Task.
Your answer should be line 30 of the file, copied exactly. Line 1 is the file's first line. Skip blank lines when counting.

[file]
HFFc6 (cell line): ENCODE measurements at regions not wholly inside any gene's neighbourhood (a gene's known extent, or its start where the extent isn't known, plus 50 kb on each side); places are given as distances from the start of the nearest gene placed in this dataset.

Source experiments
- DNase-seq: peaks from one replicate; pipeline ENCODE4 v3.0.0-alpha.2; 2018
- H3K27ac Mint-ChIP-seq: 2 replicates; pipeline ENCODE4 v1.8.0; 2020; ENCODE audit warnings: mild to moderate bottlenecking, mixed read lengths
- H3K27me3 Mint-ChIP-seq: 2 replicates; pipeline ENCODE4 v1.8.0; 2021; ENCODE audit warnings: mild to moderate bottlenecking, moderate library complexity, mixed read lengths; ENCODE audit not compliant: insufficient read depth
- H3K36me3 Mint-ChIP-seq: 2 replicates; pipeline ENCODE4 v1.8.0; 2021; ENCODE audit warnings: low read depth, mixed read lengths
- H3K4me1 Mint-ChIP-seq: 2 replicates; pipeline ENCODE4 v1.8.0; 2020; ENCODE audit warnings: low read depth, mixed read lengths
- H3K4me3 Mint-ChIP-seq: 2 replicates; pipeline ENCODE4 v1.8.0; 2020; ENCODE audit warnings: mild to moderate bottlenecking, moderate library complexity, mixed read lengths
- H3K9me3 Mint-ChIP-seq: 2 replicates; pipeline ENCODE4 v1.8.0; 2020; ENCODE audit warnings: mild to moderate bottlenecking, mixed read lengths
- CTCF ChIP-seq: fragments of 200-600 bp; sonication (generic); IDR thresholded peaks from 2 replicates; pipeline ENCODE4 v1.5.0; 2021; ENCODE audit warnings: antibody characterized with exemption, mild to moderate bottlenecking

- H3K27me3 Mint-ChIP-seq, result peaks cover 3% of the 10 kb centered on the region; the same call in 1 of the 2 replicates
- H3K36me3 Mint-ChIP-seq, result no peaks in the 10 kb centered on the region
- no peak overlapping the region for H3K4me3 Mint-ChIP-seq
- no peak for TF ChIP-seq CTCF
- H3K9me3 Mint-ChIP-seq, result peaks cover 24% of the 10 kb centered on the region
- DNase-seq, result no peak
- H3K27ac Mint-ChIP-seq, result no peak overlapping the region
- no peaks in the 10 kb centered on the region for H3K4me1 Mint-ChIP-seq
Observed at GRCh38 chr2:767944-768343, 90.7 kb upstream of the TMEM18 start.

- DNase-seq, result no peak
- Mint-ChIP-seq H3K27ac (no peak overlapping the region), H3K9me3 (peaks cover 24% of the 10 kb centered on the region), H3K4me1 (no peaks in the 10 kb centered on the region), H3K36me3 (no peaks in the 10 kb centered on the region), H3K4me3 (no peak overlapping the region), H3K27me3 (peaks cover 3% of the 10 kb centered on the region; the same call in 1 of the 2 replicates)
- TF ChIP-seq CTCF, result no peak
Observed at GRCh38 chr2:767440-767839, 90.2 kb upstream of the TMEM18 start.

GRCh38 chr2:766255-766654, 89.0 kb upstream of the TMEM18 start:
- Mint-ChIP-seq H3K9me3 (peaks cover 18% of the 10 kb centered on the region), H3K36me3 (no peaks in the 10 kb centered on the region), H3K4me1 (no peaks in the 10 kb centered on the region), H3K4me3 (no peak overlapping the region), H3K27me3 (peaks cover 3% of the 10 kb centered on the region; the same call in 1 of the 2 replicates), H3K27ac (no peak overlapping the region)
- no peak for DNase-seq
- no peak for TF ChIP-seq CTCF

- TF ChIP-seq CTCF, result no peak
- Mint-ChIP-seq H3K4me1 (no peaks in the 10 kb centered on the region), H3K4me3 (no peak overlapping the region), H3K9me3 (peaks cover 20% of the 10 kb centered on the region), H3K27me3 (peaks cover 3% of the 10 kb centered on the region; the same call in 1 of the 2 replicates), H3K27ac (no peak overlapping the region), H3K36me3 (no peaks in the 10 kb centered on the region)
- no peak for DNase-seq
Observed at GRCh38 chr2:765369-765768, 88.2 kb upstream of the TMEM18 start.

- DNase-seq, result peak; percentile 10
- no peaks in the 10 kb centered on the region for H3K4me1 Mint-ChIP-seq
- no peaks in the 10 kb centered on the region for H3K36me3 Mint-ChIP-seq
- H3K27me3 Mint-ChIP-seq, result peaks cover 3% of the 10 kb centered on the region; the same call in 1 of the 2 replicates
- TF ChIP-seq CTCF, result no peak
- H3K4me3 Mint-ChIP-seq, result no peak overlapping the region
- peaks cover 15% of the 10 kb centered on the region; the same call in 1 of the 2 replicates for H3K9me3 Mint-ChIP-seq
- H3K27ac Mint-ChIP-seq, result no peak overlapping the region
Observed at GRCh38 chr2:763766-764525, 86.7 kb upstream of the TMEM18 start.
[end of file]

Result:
- no peak for DNase-seq